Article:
Short skills workshops with limitations at the start of a course, such as:
- Only using a monochrome pallette
- Communicating either only words, colour, texture
- Having to incorporate a specific material into work
- Setting strict dimensions
- Having to use a set of words
Whole project constraints:
- Having to use a company colour palette and style guides
- Parameters on the space and dimensions of work
- Having to use a specific media or platform
- Having a very clear message to communicate
Skills for communicating work
The development of portfolios, whether they are art and design or media based, is key to ensuring students have a good chance of gaining employment.
Practical work should be collected and presented well and some courses focus their attention on doing this at key points throughout the year. This is combined with units that entail portfolio production. It is also possible to include a task within each project that ensures students are generating work for their portfolio throughout their course. This means they see presenting their work as integral to their working practice. Each project could include a web blog post or design boards as part of the outcome.
Web based portfolio opportunities and technologies are steadily increasing and varied. It is a good idea to have a broad based presence instead of limiting this to a single web site. Most companies and professionals will use a range of media to ensure maximum presence, such as their own personal portfolio site, personal blogs, Facebook presence, accounts on Linkedin, Twitter etc. It is also advisable to place work on Behance or Instagram and other creative forums.
Communication skills, interview skills, pitching and presenting
Students are possibly the most terrified of this area of their future professional practice. They are comfortable producing work, but have never needed to present or communicate their ideas to anyone but their teacher. Yet, it will be these sorts of communication skills that will allow them to get work, undertake teamwork and maintain employment in this sector.
Activities that will support the development of key communication skills are really broad. One way to avoid dropping students in at the deep end is to try safe, guided approaches that build confidence and also allow students to try different methods of communicating.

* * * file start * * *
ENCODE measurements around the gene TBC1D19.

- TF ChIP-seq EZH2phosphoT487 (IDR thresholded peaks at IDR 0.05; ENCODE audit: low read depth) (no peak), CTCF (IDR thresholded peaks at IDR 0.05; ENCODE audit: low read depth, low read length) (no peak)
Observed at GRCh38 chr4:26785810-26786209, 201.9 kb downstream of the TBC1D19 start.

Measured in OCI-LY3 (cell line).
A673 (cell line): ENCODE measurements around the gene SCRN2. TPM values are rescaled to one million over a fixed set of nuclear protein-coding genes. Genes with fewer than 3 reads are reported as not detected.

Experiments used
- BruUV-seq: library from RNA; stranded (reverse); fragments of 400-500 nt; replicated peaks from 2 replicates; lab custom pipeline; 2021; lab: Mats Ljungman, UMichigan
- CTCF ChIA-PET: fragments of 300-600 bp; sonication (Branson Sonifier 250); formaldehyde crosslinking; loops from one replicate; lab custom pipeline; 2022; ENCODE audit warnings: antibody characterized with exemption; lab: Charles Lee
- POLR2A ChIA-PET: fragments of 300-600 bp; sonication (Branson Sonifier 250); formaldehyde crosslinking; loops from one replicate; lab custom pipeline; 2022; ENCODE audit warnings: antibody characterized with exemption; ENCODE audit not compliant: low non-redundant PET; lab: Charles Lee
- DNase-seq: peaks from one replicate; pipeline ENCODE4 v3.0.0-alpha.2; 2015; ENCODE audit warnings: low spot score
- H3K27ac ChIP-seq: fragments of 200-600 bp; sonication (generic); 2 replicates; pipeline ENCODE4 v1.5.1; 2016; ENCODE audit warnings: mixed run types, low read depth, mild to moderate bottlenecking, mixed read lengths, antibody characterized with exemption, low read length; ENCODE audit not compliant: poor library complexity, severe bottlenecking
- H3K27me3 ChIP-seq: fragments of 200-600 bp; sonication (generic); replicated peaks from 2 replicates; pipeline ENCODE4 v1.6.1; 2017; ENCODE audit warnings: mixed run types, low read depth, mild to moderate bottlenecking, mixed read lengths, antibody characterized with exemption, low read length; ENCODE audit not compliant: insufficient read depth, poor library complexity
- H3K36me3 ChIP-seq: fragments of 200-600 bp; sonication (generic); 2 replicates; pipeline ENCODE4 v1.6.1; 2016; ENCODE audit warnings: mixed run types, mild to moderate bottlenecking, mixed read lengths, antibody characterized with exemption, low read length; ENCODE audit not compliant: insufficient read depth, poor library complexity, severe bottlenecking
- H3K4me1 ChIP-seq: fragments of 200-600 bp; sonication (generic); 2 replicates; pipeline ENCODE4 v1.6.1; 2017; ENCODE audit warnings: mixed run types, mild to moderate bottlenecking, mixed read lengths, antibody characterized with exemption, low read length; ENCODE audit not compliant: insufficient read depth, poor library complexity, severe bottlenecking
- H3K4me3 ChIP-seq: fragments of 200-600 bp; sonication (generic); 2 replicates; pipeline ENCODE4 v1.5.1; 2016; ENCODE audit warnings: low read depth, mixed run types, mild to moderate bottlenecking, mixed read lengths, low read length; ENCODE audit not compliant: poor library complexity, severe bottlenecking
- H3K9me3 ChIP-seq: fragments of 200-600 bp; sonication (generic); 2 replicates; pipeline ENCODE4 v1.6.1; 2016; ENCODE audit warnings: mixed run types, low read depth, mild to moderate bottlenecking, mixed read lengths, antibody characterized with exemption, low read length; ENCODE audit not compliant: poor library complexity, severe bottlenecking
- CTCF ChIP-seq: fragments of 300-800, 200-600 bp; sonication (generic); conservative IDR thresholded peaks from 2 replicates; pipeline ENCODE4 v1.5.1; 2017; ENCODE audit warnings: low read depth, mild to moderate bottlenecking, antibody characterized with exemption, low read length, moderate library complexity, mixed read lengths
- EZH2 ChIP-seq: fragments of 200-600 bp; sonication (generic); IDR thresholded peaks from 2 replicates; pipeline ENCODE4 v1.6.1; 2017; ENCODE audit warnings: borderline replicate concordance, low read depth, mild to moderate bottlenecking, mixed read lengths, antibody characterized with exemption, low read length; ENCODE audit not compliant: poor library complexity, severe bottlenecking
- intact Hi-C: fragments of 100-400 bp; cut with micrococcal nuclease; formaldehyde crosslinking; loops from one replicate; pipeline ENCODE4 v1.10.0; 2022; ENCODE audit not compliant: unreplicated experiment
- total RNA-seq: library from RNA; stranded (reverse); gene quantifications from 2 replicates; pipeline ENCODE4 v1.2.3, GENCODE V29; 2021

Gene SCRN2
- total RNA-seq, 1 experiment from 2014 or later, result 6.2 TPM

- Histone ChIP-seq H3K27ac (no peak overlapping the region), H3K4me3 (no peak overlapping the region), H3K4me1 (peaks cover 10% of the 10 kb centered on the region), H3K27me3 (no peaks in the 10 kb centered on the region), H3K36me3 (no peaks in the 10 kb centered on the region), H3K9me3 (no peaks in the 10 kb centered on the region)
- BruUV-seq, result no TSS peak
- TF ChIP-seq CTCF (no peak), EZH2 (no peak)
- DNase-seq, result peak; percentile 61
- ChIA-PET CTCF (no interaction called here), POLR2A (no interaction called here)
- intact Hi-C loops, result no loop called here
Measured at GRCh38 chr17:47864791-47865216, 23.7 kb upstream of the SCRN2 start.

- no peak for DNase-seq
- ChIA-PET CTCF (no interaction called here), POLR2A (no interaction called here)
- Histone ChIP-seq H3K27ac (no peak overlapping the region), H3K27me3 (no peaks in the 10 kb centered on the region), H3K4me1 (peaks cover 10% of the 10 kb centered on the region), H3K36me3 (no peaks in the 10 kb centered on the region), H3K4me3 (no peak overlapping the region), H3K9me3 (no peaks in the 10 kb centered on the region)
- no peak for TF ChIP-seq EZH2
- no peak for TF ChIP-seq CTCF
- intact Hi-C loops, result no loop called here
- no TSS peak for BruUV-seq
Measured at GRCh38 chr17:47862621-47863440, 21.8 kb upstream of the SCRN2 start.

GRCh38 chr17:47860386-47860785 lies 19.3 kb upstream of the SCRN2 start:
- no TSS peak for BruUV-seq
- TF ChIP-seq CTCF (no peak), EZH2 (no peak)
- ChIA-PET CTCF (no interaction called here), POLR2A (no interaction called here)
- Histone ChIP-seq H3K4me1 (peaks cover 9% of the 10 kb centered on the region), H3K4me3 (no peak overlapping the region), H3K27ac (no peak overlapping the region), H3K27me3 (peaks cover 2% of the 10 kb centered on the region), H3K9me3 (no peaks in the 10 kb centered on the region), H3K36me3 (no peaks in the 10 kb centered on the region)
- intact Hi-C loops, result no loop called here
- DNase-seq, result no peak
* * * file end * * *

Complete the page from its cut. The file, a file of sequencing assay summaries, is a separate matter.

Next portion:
Creative professionals are constantly working with new people, clients and partners. Bringing in guests and people that students don’t know will help you assess how they perform in more realistic scenarios. Some professionals in business partnerships will be happy to come in and discuss project outcomes with students. This can be tricky to organise, but even if this doesn’t take place, it is possible to bring in lecturers from other courses to join critiques etc. Most Schools and Colleges will also have a career centre with staff dedicated to ensuring that students can progress. They are usually able to set up mock work or education interviews.
Each project presented to students can easily include an element of communication, whether it is pitching, presenting ideas and outcomes or working as a team. Trying to match the project as closely to a professional scenario will help lecturers identify where these key points might be and include them in the tasks of the project brief.
Students will really welcome a realistic experience. The advantage of undertaking something similar to employment in an educational environment is that it is safe and controlled. The situation can feel like a positive stepping stone before encountering the real world and having to work and make decisions on their own. However, a lot of students won’t be ready to make the huge step and see the relevance and validity of this kind of learning as they will be there to create artwork. Yet, the more they encounter work experience, the more the will appreciate the complexity and difference between workplace and education.
• Cottrell, S., Skills for Success: The Personal Development Planning Handbook, Palgrave Macmillan, 2010
• Helyer, R., The Work-Based Learning Student Handbook, Palgrave Macmillan, 2010
• Carol Eikleberry, Career Guide for Creative and Unconventional People, Ten Speed Press, Berkely, 2007
• Littleford, D., Halstead, J., Mulraine, C., Career Skills: Opening Doors into the Job Market, Palgrave Macmillan, 2004
• Carter, C., Izumo, G., Career Toolkit: The Skills for Success, Prentice Hall, 2012
• Holmes, K., What Employers Want: The Work Skills Handbook, Trotman Publishing, Lincs, 2011
Valuable PDP resources for lectures. While these are meant for HE level lecturers, they support and justify ideas behind PDP